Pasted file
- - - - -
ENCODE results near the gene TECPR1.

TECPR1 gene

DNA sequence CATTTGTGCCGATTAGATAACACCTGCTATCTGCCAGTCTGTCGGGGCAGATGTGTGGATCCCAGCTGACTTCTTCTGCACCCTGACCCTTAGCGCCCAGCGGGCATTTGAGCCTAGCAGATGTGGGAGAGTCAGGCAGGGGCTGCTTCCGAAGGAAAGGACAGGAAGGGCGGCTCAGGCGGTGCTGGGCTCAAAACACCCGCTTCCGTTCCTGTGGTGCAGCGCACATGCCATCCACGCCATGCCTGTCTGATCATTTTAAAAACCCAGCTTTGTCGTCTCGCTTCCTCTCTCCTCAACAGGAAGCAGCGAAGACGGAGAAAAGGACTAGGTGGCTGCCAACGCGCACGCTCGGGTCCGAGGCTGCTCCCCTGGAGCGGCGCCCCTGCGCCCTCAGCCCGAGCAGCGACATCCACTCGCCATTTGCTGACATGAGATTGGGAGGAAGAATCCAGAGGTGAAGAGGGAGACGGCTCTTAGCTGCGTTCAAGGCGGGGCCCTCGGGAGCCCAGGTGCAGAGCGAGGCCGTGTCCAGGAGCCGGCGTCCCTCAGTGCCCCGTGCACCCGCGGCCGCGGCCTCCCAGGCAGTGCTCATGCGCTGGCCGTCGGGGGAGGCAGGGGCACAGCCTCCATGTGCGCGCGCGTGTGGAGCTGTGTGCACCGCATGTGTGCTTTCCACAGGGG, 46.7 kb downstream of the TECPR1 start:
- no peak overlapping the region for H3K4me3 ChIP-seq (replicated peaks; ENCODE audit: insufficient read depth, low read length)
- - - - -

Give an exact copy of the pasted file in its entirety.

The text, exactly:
ENCODE results near the gene TECPR1.

TECPR1 gene

DNA sequence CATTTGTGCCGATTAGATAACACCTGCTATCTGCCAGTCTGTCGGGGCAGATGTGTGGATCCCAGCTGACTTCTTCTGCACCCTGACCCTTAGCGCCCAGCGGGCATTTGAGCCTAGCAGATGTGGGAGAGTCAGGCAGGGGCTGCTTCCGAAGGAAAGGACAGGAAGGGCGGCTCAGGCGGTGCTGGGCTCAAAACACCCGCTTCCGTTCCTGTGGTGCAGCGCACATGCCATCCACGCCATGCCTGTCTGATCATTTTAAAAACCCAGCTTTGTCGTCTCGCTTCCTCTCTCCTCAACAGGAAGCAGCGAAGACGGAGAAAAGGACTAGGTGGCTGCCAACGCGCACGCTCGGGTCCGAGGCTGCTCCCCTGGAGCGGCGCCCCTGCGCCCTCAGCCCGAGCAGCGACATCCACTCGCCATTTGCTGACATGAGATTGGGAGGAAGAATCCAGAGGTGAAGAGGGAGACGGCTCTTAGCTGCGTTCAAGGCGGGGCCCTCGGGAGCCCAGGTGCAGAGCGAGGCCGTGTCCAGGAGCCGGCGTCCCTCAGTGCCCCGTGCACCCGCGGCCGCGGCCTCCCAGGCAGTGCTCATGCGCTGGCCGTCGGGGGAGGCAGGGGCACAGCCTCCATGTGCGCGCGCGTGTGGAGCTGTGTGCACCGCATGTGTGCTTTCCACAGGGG, 46.7 kb downstream of the TECPR1 start:
- no peak overlapping the region for H3K4me3 ChIP-seq (replicated peaks; ENCODE audit: insufficient read depth, low read length)